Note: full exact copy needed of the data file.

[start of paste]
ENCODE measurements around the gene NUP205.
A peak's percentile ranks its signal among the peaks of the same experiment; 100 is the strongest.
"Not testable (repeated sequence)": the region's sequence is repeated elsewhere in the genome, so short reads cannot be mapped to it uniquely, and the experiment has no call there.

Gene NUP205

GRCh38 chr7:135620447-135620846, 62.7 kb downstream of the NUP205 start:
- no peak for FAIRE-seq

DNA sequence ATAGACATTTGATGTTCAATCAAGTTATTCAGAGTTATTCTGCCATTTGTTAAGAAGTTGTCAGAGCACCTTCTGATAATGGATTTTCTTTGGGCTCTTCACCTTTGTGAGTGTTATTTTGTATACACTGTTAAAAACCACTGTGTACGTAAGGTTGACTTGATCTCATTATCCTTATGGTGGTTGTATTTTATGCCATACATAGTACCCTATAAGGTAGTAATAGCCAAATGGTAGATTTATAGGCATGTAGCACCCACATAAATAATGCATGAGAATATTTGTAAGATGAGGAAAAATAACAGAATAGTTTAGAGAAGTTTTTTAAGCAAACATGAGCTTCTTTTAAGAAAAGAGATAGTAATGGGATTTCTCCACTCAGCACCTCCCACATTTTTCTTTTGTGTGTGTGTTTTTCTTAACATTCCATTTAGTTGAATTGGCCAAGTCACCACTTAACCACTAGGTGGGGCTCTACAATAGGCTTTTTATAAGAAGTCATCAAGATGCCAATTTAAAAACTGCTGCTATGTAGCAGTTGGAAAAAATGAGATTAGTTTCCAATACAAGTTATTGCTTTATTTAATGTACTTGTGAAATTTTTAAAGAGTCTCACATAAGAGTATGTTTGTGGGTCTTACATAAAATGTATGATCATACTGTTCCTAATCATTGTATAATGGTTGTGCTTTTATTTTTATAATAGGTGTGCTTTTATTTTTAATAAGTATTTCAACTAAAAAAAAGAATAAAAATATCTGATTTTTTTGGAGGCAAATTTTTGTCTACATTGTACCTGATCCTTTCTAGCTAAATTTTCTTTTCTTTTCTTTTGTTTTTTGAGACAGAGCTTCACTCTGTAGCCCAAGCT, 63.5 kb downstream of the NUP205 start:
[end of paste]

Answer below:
ENCODE measurements around the gene NUP205.
A peak's percentile ranks its signal among the peaks of the same experiment; 100 is the strongest.
"Not testable (repeated sequence)": the region's sequence is repeated elsewhere in the genome, so short reads cannot be mapped to it uniquely, and the experiment has no call there.

Gene NUP205

GRCh38 chr7:135620447-135620846, 62.7 kb downstream of the NUP205 start:
- no peak for FAIRE-seq

DNA sequence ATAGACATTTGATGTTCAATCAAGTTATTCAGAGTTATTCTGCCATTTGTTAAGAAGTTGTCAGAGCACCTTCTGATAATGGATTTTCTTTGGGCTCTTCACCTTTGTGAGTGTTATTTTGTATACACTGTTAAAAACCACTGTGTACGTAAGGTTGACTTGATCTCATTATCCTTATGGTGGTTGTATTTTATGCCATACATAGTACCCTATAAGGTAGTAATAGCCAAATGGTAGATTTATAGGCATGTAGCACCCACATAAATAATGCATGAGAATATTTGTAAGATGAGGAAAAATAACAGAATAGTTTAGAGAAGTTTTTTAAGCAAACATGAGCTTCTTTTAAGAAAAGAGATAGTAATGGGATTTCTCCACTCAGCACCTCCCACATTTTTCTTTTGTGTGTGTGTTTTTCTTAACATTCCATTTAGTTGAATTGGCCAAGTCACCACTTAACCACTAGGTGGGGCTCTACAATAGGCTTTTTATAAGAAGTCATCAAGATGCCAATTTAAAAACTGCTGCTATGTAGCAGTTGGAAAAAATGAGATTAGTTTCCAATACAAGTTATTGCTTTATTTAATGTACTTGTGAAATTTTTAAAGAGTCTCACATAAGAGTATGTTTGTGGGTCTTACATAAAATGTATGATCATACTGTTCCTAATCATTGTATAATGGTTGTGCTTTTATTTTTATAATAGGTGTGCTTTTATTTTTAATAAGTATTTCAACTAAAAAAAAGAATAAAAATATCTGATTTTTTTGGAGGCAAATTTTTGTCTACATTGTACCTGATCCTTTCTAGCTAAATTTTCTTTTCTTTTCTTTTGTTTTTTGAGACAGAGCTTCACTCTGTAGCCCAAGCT, 63.5 kb downstream of the NUP205 start: